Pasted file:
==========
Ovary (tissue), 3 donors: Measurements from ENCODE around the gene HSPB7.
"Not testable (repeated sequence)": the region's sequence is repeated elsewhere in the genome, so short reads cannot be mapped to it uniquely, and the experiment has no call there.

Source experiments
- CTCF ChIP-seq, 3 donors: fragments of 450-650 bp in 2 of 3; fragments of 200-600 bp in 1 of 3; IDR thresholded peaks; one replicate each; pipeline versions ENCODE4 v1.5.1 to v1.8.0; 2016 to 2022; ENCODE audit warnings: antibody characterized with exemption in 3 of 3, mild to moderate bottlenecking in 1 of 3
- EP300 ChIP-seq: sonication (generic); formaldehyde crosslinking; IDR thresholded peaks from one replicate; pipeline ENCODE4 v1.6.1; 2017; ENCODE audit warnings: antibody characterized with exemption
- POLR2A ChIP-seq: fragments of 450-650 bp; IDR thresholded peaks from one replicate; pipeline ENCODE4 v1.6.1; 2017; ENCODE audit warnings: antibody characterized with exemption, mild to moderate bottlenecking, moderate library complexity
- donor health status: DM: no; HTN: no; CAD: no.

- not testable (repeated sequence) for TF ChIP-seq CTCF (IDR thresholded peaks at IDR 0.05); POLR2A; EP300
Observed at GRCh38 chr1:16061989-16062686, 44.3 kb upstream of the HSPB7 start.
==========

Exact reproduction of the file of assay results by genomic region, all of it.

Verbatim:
Ovary (tissue), 3 donors: Measurements from ENCODE around the gene HSPB7.
"Not testable (repeated sequence)": the region's sequence is repeated elsewhere in the genome, so short reads cannot be mapped to it uniquely, and the experiment has no call there.

Source experiments
- CTCF ChIP-seq, 3 donors: fragments of 450-650 bp in 2 of 3; fragments of 200-600 bp in 1 of 3; IDR thresholded peaks; one replicate each; pipeline versions ENCODE4 v1.5.1 to v1.8.0; 2016 to 2022; ENCODE audit warnings: antibody characterized with exemption in 3 of 3, mild to moderate bottlenecking in 1 of 3
- EP300 ChIP-seq: sonication (generic); formaldehyde crosslinking; IDR thresholded peaks from one replicate; pipeline ENCODE4 v1.6.1; 2017; ENCODE audit warnings: antibody characterized with exemption
- POLR2A ChIP-seq: fragments of 450-650 bp; IDR thresholded peaks from one replicate; pipeline ENCODE4 v1.6.1; 2017; ENCODE audit warnings: antibody characterized with exemption, mild to moderate bottlenecking, moderate library complexity
- donor health status: DM: no; HTN: no; CAD: no.

- not testable (repeated sequence) for TF ChIP-seq CTCF (IDR thresholded peaks at IDR 0.05); POLR2A; EP300
Observed at GRCh38 chr1:16061989-16062686, 44.3 kb upstream of the HSPB7 start.